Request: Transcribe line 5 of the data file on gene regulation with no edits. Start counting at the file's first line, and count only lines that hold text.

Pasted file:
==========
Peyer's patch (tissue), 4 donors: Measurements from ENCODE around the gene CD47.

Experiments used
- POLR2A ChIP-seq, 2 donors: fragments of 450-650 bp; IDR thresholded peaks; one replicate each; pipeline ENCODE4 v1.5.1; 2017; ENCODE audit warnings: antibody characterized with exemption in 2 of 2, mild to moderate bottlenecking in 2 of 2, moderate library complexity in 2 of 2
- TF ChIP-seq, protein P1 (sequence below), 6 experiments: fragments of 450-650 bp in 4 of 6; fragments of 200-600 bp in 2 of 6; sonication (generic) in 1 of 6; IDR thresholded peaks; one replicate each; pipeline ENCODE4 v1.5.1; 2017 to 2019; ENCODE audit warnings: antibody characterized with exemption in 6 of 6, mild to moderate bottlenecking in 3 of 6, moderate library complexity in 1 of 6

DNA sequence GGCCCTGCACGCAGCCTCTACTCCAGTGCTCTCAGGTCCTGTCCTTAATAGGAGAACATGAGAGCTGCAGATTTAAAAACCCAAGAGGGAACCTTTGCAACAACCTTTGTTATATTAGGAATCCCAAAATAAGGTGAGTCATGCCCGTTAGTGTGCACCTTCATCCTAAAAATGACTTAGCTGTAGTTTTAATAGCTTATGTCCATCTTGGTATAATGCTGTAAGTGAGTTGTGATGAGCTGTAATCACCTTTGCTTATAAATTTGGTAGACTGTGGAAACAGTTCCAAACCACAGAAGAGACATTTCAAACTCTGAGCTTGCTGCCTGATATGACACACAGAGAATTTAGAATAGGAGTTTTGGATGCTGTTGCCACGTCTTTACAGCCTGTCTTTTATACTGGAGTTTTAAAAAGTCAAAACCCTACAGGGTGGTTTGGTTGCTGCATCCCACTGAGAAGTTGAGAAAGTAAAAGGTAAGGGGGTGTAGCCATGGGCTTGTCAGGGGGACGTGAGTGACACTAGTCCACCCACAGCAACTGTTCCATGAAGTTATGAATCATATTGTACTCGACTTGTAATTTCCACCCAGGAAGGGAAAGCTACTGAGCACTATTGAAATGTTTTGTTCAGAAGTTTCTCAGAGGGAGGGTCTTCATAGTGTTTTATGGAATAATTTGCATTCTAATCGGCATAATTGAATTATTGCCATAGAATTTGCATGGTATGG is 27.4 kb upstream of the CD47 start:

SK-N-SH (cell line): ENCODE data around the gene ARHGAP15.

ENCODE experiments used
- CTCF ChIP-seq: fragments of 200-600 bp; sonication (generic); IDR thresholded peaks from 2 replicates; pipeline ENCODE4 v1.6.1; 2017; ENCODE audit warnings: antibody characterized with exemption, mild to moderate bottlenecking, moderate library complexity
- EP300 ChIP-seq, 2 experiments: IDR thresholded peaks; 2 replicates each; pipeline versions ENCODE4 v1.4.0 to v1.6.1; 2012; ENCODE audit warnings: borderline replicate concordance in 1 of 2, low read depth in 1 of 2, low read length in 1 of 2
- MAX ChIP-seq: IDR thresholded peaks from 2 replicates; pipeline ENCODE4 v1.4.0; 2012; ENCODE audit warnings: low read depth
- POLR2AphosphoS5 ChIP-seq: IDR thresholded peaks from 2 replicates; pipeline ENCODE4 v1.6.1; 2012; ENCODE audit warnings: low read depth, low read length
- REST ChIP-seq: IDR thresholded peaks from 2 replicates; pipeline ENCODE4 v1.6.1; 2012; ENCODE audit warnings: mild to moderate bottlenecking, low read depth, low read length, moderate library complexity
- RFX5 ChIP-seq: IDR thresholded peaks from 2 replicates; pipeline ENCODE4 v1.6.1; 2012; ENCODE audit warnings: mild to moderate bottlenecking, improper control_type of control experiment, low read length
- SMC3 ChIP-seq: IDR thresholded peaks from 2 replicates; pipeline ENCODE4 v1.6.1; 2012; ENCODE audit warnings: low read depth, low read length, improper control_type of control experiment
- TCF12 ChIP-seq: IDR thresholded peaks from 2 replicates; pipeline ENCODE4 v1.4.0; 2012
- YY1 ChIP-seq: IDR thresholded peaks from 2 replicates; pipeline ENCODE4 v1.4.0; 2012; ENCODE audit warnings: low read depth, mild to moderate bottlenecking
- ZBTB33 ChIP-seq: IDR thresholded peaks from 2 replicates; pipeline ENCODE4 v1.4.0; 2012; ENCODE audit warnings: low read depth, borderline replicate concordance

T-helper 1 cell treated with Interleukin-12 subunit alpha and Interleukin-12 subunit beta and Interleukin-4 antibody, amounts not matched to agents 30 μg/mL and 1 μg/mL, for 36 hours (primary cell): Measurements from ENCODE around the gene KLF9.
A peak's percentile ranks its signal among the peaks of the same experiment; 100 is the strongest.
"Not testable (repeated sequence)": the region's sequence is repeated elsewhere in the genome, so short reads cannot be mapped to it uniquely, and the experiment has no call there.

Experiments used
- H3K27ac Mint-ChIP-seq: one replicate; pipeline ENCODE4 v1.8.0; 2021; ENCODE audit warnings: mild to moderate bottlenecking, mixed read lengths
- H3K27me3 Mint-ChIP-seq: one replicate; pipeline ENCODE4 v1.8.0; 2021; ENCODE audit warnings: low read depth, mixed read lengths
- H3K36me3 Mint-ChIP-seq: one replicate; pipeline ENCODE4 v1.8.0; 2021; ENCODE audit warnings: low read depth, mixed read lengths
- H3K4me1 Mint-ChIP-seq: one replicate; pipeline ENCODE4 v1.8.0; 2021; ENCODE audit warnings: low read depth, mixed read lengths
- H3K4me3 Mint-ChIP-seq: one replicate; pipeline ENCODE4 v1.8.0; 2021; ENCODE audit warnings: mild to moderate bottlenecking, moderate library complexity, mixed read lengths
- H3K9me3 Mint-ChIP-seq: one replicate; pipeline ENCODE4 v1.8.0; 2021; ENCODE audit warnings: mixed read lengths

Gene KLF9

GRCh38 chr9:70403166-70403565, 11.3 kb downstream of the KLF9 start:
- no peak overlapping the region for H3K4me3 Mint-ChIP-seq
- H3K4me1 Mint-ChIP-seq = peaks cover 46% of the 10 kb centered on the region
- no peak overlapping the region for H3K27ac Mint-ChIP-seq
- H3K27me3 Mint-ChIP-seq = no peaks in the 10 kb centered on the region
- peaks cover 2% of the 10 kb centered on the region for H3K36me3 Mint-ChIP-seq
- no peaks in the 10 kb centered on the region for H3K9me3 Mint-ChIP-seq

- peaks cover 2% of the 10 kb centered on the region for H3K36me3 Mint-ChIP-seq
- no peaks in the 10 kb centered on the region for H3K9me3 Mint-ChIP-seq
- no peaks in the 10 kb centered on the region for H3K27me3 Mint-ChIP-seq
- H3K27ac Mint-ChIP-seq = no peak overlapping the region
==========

DNA sequence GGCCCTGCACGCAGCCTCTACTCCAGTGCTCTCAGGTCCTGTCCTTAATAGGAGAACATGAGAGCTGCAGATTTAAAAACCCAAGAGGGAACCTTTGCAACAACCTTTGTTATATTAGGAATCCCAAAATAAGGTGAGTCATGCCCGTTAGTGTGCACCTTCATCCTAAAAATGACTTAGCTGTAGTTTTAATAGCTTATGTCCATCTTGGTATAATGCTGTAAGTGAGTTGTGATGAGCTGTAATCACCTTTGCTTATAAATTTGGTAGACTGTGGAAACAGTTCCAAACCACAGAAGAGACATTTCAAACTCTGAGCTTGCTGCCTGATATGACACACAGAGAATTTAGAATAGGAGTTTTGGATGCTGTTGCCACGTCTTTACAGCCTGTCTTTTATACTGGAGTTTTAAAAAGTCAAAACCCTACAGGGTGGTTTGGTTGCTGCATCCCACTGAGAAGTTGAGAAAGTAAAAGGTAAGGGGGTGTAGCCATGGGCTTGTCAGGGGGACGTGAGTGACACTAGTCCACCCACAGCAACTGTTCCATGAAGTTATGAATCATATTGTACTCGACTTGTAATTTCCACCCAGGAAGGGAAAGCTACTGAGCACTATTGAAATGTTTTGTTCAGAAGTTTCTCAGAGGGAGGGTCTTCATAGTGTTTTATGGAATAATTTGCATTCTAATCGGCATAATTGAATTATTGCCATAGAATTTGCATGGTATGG is 27.4 kb upstream of the CD47 start: